More serial killers have been born in Buckaroo than any other US city, collectively known as the Butchers. It had been believed the curse generating them had finally been laid to rest, but in Nailbiter Returns killings began again, and several of earlier serial killers reappeared, complete with their distinctive appearances and methods of operation. The missing Sheriff Sharon Crane has been located and the opening pages of A Horror in the Sun lay out what’s been happening. A game she and the original Nailbiter developed back in their teens has somehow been revived and corrupted.

Joshua Williamson takes the opportunity of something devised in the past to look backwards to a time when Sharon and Warren were teens with the future ahead of them, while he takes their daughter Alice on a journey enabling some great visuals from Mike Henderson. However, this is a different type of Nailbiter story. The earlier volumes were a continued threat operating in some dark corners. A Horror in the Sun eventually becomes the mad plot of a never convincing James Bond-style villain threatening the entire city of Portland.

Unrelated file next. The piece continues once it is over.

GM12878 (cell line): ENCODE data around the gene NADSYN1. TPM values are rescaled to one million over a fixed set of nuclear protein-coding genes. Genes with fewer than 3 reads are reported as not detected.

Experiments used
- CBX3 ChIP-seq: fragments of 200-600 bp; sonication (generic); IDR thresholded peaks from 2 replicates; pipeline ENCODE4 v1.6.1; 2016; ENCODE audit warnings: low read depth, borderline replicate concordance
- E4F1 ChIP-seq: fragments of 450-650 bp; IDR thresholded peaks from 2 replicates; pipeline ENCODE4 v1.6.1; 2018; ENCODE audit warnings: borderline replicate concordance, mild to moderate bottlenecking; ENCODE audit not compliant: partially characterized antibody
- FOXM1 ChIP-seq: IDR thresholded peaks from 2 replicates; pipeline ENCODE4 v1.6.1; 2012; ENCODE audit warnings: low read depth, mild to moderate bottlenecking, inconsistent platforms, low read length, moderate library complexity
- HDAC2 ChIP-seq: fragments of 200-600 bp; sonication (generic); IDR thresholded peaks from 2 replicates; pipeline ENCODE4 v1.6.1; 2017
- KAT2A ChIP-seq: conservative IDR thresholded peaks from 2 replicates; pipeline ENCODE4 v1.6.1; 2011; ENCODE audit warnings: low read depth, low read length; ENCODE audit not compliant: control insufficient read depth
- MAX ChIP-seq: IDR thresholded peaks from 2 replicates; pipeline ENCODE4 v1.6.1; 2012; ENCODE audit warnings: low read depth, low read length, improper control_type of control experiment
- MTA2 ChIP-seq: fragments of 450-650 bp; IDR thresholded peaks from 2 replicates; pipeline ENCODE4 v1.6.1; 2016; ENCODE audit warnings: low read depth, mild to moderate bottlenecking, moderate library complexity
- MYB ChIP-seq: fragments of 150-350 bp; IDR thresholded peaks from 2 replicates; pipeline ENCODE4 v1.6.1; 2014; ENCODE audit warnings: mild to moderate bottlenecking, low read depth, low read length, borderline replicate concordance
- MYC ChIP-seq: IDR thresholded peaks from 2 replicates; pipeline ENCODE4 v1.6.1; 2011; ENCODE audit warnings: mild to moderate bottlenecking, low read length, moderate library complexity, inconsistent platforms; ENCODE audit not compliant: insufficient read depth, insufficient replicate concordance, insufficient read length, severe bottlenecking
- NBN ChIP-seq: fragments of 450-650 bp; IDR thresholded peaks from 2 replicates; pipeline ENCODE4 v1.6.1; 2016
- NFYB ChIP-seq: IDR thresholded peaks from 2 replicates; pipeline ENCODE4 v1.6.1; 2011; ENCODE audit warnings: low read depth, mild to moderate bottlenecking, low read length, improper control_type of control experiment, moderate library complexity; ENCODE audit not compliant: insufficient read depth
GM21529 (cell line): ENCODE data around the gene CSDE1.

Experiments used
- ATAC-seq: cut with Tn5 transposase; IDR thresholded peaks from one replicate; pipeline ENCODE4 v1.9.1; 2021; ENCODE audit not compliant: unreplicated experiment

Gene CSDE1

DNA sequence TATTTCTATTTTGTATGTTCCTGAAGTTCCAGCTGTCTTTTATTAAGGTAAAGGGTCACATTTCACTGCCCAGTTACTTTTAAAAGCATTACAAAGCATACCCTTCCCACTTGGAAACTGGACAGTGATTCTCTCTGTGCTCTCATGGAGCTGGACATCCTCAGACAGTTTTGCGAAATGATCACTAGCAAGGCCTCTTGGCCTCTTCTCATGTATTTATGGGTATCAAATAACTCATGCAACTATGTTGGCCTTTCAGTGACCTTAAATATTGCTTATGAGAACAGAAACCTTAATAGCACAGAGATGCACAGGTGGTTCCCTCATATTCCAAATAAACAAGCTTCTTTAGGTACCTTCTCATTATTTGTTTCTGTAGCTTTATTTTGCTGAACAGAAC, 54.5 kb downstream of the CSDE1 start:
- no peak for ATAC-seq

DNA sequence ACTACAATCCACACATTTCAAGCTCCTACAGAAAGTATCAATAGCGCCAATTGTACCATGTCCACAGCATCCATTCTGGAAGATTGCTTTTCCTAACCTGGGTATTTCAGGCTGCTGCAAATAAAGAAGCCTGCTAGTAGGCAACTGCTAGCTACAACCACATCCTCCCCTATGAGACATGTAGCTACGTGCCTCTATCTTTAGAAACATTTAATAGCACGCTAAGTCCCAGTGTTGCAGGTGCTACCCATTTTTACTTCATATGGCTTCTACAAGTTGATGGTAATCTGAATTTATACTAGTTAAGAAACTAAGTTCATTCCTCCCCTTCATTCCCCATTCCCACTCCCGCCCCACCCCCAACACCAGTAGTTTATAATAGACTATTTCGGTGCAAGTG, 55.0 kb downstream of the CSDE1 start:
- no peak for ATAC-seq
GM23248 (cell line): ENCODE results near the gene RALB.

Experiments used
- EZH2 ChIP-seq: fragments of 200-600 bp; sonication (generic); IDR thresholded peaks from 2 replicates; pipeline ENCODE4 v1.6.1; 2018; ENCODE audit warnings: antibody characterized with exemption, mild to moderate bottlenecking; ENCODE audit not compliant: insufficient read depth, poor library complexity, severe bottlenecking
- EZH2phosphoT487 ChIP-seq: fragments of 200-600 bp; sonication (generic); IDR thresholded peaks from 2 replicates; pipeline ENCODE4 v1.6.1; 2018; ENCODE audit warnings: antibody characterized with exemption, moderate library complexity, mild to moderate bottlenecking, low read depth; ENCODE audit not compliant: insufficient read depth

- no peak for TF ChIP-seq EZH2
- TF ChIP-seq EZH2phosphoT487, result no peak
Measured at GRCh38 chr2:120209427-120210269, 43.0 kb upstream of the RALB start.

While perhaps Williamson justifiably felt there was no point in returning Nailbiter only to re-run the same scenarios, there equally seems no point in taking the Nailbiter cast and shoehorning them into a plot where they’re a very awkward fit. After being so well coaxed out over Nailbitier Returns, Agent Finch is just here to make up the numbers, and while the past always informs the present, the new additions to it are contrived. When revealed, the threat fits into the long line of Buckaroo serial killers with gruesome fixations, but is so extreme there’s nothing to them but shock despite Williamson’s efforts to shore them up with a tragic background. At times this almost seems as if Williamson is parodying his earlier work, and that’s a disappointment.

Henderson has evolved a tidy form of storytelling that’s loose and good with motion, but which can supply precision where it’s needed. His highlights all come in a frenetic and disturbing middle chapter.

Nailbiter was relatively rapidly returned after the original series ended, but despite an ending designed to suggest a sequel, there has been a considerable gap since A Horror in the Sun, suggesting the creators have moved on.